Say (just pretend) you have a objects called CD with the following attributes:
Then you would have to implement all of those properties and actions. Now say you wanted an object called DVD with the exact same attributes. Ordinarily, you would have to reimplement all of those attributes, even though shape, size, and Spin are the same.
Using inheritance, you can "inherit" DVD from CD and automatically get all of its attributes; the only ones you would have to re-implement are capacity and Record since they are different.
That's what inheritance does in a nutshell. It allows you to reuse the code of other objects where the code would be exactly the same.
Note: I don't vouch for the technical correctness of my example.
And you can add to things as well and change things around. So you can have a class of Line, that has:
And if you wanted to make box, well a box is just a complicated set of lines, so if you inherit from lines then you already have some stuff sorted out, though you can overwrite anything in lines by redefining it in box.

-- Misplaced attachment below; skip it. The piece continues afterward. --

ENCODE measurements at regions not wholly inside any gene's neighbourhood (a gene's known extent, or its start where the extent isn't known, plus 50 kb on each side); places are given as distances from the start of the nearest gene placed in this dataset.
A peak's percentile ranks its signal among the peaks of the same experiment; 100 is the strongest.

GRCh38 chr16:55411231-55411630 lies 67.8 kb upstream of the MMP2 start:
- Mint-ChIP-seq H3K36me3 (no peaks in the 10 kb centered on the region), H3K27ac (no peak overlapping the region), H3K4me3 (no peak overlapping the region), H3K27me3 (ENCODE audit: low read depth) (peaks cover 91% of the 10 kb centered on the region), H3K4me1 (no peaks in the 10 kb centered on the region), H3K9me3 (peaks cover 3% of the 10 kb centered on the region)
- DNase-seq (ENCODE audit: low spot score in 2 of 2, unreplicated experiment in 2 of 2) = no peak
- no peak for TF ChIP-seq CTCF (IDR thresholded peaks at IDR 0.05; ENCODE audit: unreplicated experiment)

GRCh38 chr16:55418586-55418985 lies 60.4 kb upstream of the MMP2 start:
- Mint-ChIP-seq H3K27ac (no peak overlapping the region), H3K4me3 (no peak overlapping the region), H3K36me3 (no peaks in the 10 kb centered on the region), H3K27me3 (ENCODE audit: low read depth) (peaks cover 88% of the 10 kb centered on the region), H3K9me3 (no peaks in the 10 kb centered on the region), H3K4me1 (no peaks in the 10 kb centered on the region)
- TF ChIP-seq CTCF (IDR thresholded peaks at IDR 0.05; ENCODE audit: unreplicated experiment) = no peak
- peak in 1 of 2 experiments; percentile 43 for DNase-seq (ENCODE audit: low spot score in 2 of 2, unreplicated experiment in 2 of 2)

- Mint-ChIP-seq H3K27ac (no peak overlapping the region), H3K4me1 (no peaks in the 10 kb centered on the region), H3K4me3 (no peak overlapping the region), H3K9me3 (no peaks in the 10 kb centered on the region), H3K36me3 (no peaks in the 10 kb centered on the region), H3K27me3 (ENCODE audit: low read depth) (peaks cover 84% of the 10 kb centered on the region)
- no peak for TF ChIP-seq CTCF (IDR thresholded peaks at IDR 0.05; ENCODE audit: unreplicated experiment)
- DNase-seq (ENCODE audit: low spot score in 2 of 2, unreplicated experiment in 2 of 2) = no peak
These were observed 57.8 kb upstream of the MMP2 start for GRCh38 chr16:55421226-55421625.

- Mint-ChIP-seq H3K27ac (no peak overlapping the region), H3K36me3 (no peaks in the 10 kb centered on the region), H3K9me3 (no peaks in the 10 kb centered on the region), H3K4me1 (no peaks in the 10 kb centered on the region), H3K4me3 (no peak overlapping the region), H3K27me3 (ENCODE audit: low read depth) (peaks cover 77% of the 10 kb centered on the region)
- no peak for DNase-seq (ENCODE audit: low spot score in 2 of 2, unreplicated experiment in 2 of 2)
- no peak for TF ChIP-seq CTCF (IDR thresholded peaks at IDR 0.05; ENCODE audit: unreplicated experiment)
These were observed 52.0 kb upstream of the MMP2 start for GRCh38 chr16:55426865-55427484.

So box could have
And then you can have a cube, which is just a number of boxes joined together, i guess i should have called box square huh? BUt it means that when making the cube you do not have to worry about lines, they are already dealt with, you do not worry about the squares being put together, they are already working, so all you have to do is work out the arrangement of the squares.
Classes generally are there and tend to (if used well) make your job a lot easier.
For Each ctrl As Control In Me.Controls("pnlMainPanel").Controls
If ctrl.GetType Is GetType(System.Windows.Forms.Panel) Then
For Each subCtrl As Control In ctrl.Controls
If subCtrl.GetType Is GetType(System.Windows.Forms.TextBox) Then
If subCtrl.GetType Is ...